St Anselm: I find that I am a dead man to be raised

For Holy Saturday, that day in-between, when Jesus lay dead in the tomb. From St Anselm’s Prayer to St Paul, trans. Sister Benedicta Ward:

St Paul, I came to you as a sinner to be reconciled, and lo, when I am in your presence I find that I am a dead man to be raised. I came as one accused, in need of an intercessor, and I find rather that I am a dead man needing to be restored to life. As a wretch I came, and I find I am the most wretched of all. I came to you as one living and accused; and lo, before you I am dead and condemned. Even if I am not yet handed over to the torments of eternal death, even now I am abandoned to the spiritual death that draws to the other.

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The Double Vision by Northrop Frye

Today I read all but the first eight pages of Northrop Frye’s final work (I read the first eight a few days ago), a slim volume entitled The Double Vision: Language and Meaning in Religion. I started here with Frye rather than, say, The Great Code: The Bible and Literature, because the book is short and claims to be a quick version of his main ideas. I guess that being an academic means one wants the long version.

There are some great ideas in this book as well as some passages that pack some punch. Unfortunately, I came away a little disappointed, especially after my head had been swimming with big ideas when I read the first few pages of his much longer book, Words with Power: Being a Second Study of the Bible and Literature. In the introduction to Words with Power, Frye discusses his underlying conviction that all literature is mythology.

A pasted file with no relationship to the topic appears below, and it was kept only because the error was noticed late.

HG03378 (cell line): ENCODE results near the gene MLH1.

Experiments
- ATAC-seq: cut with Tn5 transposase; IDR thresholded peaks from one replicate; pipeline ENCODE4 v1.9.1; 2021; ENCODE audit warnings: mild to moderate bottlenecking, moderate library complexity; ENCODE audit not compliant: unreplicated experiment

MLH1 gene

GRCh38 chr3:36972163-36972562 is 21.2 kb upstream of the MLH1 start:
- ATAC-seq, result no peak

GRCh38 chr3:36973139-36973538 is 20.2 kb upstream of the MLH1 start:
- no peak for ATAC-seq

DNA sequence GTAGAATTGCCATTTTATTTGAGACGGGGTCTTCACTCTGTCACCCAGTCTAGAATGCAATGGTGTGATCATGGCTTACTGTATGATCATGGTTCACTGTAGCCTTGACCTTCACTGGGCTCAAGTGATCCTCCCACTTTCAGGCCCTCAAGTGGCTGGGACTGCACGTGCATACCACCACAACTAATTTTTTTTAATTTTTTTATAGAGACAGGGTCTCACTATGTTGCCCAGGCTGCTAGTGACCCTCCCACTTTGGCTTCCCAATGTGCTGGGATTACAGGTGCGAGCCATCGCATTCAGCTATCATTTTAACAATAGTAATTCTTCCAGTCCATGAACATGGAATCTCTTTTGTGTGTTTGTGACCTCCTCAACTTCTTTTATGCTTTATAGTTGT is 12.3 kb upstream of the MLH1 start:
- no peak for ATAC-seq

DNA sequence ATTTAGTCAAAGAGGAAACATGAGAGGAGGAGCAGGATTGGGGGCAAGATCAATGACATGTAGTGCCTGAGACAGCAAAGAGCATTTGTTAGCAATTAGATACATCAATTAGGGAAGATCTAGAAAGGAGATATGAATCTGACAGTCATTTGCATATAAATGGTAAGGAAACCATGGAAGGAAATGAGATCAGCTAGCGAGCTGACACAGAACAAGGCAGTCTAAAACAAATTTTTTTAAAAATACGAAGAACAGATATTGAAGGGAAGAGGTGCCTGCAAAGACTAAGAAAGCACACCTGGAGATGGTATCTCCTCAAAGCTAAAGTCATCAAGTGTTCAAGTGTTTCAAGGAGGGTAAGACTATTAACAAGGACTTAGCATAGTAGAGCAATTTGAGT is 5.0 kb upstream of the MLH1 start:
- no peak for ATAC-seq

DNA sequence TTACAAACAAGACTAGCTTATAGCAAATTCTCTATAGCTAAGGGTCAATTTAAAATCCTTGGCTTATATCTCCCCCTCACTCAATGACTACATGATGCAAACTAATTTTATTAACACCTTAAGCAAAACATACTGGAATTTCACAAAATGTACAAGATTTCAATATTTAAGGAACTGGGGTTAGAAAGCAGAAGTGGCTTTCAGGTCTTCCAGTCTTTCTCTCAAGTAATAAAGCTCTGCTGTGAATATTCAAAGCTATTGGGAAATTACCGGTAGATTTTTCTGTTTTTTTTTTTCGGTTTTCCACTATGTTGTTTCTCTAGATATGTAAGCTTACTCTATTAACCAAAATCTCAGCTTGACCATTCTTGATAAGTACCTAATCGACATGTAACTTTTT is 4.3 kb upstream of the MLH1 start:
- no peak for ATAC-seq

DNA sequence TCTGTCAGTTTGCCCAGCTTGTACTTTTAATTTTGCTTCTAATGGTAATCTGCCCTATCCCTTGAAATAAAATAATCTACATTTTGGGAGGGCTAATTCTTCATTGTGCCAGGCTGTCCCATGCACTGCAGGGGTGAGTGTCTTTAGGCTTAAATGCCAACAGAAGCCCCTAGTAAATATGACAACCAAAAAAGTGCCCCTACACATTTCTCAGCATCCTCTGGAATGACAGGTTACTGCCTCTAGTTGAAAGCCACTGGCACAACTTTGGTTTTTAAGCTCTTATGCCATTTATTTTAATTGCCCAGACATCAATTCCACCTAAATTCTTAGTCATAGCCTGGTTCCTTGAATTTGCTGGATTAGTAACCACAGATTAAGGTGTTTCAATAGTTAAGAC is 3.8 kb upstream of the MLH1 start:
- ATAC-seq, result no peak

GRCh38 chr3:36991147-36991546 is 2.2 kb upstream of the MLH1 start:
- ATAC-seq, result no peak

The idea of all literature and language being mythological excited me, but I’m pressed for time and intellectual capacity, so thought this series of addresses given to United Church of Canada ministers that distils some of Frye’s ideas would be the ideal place to start. Part of the problem is that his big ideas are often stated evocatively but not argued — understandable for the context; but this is why I need the bigger books, perhaps.

However, I fear that, for all that Frye was trying to recover the Bible for the 20th century and give it back to his faith community as something to be believed in, liberal Christianity and late modernity haunt the background of the pages. Frye was pressing his way into a path beyond any conservative-liberal impasse. Perhaps to someone who was only eight when the book came out, Frye did not pass through far enough?

For example, Frye says that sitting down and deliberating on whether story x in the Bible was historically true in a literal sense as we know it or whether it was just a myth is the wrong question. He rightly wants to push past that, and find the stories of Scripture coming alive and bodying forth God for us. However, in the end, I felt like he was recapitulating liberal doubts about the historicity of Scripture but finding a way to still believe in the Bible.

The parts of the book not about the Bible were interesting but failed to move me — very 1991, talking about the fall of the Soviet Union and an awakening consciousness about our devastation of the natural world.

My exposure to patristic and medieval Christianity has been very different from his, I think, and I think it has indelibly affected my own double vision. To take one example. Frye notes that when we start to ask the awkward question of the historicity of Elijah calling down fire from heaven in his competition with the prophets of Baal, the even more awkward reality of God’s lack of doing such things today comes up. That is — if we stick to historical questions, we have problems with today. But if we look at this story as a story about God’s relationship to Elijah, it takes on a more immediate concern for us. No other Near Eastern deity is as intimate with his people and prophets as YHWH.

Well, fine and good.

I still want it both ways. Elijah on Mount Carmel as history does not bother me, because the lack of miracles in the Canadian church of the 20th century is no failure on God’s part. It is possibly a failure on ours. Mind you, Frye points out that miracles aren’t the point of any of it, given Jesus’ own attitude to his miracle-working.

But Elijah on Mount Carmel as only history is less interesting than Elijah on Mount Carmel being an enacted myth that tells me something either about Christ (if the prophet is a living antitype of Jesus, what does this signify about the Messiah?) or about the church (who are the prophets of Baal in our midst, luring us away from the worship of the true God, and what will He do for us if we only ever ask?).